December 18th 2015 No comments yet
It’s a small problem. But, odds are you will celebrate about 70 Christmases in your life, so getting the bugs worked out of your grasp of the story isn’t a bad investment.
The problem centers on that famous Christmas star—the one that led those observant pagan astrologers to Jesus in Bethlehem.
Sidebar: Don’t miss the sad irony that, while the Jews had access to prophetic Scriptures that actually told them the location of the Messiah’s birth (see Micah 5:2), it was a group of witchcraft-practicing Gentiles who found the baby first. Now that is food for thought.
Anyway, the star. Never mind what it was or how it looked. The most important thing is what it did—pinpoint where Jesus and His family stayed. Frequently, you hear holiday carols or sermons or greeting cards describe this star as being located in the eastern sky. Like, The First Noel:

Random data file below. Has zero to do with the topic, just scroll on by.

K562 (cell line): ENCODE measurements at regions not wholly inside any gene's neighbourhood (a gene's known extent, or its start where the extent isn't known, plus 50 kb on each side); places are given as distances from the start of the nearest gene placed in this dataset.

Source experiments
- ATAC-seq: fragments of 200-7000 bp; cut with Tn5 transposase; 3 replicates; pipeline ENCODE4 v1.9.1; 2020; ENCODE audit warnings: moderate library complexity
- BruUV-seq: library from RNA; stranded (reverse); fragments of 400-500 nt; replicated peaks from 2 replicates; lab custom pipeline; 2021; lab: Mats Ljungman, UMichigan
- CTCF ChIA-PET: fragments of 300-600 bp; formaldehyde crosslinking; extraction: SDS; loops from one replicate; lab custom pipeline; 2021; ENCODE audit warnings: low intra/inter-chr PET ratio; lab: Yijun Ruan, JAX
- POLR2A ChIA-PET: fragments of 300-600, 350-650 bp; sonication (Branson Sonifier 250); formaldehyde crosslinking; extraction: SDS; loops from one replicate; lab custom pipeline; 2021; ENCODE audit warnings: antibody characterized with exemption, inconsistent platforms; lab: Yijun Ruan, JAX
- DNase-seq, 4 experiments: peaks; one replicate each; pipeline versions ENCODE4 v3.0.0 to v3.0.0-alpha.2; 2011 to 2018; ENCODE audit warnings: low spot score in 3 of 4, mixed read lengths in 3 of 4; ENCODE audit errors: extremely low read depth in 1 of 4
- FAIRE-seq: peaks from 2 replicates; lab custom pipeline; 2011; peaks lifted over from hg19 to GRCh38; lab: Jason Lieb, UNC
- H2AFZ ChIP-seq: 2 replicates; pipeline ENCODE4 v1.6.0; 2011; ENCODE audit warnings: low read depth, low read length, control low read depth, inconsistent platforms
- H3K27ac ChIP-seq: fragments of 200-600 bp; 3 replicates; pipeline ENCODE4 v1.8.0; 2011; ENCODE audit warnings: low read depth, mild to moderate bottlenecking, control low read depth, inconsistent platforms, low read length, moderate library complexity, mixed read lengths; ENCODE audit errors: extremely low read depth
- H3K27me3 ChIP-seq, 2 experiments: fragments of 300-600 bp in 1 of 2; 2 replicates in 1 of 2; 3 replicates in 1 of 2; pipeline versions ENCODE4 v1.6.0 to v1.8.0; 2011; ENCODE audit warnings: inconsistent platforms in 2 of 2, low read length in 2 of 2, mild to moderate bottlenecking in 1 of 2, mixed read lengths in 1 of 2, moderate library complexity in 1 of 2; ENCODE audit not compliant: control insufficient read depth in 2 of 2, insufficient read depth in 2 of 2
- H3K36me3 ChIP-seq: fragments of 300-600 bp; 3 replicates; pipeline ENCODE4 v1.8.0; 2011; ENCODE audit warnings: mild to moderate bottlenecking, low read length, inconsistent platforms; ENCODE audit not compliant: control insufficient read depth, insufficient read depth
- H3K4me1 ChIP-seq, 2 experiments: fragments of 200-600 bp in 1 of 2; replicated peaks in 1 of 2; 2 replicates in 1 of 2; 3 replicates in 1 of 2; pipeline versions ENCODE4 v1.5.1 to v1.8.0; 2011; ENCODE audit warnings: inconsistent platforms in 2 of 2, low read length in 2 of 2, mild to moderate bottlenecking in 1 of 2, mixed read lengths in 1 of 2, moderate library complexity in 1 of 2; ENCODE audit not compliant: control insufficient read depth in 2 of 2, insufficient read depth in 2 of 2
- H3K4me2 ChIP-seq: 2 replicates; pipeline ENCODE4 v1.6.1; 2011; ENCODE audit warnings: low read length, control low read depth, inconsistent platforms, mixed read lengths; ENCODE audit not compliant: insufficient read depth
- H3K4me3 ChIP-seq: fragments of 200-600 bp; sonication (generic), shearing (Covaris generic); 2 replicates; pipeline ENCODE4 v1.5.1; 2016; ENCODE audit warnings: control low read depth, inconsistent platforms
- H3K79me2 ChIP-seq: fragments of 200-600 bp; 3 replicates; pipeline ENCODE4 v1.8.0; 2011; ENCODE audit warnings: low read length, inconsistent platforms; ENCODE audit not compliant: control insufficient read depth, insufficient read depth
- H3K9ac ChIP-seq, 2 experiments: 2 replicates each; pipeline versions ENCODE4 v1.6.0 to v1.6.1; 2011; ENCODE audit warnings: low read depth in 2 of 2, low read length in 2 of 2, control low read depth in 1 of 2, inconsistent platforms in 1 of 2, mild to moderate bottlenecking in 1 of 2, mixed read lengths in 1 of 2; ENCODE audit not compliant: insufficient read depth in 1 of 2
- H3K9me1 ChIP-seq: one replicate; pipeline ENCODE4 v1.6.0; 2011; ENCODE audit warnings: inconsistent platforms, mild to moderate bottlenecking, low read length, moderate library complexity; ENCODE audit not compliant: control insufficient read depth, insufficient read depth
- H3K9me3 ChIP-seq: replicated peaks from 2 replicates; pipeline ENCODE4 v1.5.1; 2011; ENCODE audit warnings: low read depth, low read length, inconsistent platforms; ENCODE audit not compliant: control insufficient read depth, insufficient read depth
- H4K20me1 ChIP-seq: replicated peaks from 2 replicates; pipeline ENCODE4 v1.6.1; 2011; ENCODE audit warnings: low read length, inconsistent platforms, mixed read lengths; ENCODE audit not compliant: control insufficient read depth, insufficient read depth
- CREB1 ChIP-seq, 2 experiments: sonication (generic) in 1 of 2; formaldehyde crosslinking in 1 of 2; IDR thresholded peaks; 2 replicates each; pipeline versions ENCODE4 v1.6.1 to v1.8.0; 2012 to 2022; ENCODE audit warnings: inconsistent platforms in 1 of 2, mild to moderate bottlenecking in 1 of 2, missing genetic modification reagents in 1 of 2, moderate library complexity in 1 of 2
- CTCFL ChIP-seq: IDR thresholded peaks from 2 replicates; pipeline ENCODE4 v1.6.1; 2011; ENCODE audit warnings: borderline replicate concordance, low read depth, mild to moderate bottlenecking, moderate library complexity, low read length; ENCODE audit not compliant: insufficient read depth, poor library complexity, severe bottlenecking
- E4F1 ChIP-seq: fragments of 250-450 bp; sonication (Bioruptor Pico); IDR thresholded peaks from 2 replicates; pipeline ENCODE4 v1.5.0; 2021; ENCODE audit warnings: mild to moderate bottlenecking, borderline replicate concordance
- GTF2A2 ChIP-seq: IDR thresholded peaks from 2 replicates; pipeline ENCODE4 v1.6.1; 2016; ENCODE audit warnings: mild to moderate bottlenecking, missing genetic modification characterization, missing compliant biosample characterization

For all to see there was a star
Shining in the east beyond them far.
But think about it. If the Wise Men started out their journey to Bethlehem from the east while following a star they saw in the eastern sky, they would have ended up in China. And that would have been extremely awkward. Allow me to illustrate with a handy, historically accurate diagram above.
The confusion comes from when the Magi are telling Herod about how they ended up on his doorstep in Jerusalem. The Magi explain, “We have seen his star in the east and have come to worship him” (Matthew 2:2).
At first look, it seems like “in the east” refers to the star. But as we’ve already seen, the star appearing in the eastern sky is a navigation fail. So, “in the east” must actually modify the subject of the sentence—the “we.” As in, “We, in the east, have seen his star.”
Because I know you want to see more grammar in action, I have included some handy diagrams.
Bottom line, when you’re reading your Bible, it’s a “bright” idea to slow down and notice the details. Just ask the wise men. However many of them there were.
Written by Owen Wildman
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